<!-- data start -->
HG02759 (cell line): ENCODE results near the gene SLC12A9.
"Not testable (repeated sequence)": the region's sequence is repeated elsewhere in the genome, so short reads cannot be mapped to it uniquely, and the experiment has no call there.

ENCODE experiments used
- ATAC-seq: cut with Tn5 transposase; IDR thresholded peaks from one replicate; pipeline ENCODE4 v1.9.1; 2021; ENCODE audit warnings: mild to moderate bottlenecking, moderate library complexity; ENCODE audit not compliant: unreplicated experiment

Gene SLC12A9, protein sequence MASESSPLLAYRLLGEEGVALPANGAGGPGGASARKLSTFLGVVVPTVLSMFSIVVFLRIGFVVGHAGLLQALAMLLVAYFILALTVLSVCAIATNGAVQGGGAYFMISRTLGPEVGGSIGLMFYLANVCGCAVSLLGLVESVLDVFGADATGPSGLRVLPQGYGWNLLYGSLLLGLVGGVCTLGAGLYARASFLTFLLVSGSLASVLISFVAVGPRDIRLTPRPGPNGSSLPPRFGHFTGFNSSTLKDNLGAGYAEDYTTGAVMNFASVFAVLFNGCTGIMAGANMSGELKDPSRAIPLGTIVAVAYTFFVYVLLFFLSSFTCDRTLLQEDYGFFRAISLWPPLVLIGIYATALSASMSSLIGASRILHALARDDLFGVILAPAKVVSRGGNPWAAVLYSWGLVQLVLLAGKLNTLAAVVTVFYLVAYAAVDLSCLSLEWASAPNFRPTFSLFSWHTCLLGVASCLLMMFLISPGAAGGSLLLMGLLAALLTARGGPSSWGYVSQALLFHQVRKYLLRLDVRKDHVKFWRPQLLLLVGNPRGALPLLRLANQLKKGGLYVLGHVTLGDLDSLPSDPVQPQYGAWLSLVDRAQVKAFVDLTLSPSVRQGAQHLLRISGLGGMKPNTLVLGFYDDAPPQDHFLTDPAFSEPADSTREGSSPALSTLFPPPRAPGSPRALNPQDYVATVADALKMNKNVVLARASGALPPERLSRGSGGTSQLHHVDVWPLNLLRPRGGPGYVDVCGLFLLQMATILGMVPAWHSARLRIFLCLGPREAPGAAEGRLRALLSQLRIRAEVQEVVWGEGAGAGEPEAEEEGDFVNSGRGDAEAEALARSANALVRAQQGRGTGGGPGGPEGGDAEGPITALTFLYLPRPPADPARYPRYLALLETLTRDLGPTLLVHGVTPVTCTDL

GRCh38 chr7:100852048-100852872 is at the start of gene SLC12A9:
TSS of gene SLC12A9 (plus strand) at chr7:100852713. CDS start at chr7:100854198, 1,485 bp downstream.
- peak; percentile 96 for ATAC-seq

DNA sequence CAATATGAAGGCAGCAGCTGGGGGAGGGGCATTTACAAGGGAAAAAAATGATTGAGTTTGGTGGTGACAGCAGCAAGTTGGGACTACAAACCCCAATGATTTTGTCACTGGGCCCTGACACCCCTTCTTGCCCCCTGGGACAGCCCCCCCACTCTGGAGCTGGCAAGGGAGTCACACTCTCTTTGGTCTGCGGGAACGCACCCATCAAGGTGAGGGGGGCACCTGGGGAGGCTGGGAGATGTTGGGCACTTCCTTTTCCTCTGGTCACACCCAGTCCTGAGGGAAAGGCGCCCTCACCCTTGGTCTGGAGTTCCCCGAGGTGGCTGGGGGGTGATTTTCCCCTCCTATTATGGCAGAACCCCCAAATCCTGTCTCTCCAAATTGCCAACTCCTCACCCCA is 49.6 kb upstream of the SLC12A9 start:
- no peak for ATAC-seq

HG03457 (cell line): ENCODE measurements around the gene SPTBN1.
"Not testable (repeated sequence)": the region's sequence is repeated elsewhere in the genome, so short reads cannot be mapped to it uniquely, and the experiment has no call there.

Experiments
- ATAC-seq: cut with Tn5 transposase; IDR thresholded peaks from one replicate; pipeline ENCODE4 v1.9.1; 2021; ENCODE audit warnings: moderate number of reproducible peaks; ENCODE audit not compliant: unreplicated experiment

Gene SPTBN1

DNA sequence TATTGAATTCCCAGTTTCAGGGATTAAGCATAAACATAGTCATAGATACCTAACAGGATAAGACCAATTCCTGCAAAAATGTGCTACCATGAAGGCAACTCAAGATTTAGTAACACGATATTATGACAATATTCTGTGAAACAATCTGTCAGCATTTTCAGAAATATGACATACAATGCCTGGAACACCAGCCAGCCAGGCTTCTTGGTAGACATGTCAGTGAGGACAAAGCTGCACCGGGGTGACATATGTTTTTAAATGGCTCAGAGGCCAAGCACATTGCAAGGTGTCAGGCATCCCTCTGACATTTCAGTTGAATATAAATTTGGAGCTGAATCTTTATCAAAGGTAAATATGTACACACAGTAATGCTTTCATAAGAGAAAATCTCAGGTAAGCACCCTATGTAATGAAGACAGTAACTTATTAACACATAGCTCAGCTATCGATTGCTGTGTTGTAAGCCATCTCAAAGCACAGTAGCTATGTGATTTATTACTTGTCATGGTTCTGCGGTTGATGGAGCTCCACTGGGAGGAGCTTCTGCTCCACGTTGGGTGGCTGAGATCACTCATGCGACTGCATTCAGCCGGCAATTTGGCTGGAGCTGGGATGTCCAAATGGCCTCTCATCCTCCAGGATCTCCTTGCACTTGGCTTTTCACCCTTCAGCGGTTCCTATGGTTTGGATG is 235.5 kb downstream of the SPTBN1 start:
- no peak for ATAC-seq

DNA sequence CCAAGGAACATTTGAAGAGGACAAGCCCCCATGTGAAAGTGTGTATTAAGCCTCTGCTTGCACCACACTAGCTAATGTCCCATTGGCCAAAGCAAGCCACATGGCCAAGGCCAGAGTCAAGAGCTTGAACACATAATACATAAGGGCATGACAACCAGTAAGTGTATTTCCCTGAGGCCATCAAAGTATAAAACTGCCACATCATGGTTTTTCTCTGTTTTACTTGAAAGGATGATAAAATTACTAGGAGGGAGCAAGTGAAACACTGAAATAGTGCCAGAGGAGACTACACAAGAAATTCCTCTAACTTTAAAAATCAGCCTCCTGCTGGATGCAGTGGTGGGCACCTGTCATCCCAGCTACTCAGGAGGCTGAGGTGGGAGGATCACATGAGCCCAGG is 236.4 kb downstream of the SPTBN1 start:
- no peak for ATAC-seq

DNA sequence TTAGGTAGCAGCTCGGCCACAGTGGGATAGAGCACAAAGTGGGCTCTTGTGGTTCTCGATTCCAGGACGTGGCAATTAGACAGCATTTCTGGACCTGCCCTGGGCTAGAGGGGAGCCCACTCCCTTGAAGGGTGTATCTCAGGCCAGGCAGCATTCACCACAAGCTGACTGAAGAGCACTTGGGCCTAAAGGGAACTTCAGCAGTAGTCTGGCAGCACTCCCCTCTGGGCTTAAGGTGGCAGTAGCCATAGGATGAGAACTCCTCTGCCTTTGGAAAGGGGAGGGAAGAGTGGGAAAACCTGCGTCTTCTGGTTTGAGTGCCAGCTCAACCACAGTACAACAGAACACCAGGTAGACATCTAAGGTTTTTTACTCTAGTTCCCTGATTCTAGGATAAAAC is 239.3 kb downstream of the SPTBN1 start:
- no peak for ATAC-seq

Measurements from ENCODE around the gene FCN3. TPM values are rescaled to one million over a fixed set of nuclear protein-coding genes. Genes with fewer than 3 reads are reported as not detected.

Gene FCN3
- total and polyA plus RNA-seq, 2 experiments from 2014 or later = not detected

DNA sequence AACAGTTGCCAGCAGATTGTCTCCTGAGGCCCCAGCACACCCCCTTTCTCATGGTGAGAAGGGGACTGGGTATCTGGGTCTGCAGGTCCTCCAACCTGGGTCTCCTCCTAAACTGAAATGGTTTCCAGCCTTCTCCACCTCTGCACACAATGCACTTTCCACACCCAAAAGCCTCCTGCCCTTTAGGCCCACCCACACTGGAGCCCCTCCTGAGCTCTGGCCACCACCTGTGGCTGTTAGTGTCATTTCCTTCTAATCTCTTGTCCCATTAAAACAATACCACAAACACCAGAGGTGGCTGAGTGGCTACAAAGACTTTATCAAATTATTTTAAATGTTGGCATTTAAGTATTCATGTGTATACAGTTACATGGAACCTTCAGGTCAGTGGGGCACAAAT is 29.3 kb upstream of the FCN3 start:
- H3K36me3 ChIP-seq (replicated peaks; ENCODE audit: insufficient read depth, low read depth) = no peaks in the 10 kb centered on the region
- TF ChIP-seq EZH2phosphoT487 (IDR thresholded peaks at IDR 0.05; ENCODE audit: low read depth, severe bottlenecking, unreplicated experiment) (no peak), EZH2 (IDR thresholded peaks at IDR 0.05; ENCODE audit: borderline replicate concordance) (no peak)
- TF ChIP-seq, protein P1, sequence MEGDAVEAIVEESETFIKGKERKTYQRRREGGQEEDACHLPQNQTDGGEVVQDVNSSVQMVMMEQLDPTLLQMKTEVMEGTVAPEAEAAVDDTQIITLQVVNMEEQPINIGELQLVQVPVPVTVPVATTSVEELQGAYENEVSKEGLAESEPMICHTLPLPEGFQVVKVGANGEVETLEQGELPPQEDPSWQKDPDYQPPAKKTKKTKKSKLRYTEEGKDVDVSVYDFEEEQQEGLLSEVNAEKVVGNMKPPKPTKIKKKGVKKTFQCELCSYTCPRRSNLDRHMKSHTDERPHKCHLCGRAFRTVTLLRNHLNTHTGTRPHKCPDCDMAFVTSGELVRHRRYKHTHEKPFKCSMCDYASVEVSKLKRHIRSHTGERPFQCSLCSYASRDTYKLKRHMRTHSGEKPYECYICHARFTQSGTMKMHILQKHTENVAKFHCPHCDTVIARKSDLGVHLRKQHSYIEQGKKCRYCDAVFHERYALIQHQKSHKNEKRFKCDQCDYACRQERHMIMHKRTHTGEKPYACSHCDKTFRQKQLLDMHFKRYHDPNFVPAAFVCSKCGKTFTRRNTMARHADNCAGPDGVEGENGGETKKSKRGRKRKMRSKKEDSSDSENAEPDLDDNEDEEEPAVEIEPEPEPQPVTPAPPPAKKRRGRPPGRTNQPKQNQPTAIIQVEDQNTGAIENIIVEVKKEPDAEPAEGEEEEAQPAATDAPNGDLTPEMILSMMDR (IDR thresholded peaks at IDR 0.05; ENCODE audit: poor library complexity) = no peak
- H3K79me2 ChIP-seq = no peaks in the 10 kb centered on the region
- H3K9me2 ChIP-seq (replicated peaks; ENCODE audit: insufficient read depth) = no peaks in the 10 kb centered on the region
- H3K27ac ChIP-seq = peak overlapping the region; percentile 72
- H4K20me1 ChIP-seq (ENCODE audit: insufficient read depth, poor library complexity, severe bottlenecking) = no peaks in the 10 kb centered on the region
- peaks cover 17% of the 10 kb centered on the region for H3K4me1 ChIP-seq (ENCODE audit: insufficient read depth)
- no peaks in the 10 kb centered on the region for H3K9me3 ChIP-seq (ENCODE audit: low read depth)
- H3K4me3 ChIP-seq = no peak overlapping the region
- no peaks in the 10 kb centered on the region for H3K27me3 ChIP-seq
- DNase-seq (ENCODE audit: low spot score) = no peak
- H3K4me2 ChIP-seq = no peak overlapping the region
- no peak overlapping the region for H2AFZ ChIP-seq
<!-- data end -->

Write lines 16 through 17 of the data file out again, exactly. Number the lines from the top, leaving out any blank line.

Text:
DNA sequence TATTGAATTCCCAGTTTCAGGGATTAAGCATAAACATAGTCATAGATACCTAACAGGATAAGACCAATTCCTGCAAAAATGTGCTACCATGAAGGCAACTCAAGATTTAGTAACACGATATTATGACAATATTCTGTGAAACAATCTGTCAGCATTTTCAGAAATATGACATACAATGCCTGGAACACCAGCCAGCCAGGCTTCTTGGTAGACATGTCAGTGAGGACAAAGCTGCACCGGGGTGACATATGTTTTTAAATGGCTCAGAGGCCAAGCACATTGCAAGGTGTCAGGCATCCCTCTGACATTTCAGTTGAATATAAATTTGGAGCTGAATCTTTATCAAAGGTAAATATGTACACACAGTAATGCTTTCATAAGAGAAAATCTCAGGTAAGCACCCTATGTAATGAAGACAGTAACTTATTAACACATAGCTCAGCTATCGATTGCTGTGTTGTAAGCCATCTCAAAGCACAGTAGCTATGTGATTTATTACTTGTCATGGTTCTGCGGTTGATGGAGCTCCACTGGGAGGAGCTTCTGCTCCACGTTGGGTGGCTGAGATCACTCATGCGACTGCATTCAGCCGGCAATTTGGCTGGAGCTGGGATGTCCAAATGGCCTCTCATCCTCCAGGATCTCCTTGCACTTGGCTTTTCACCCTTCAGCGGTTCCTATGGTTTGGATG is 235.5 kb downstream of the SPTBN1 start:
- no peak for ATAC-seq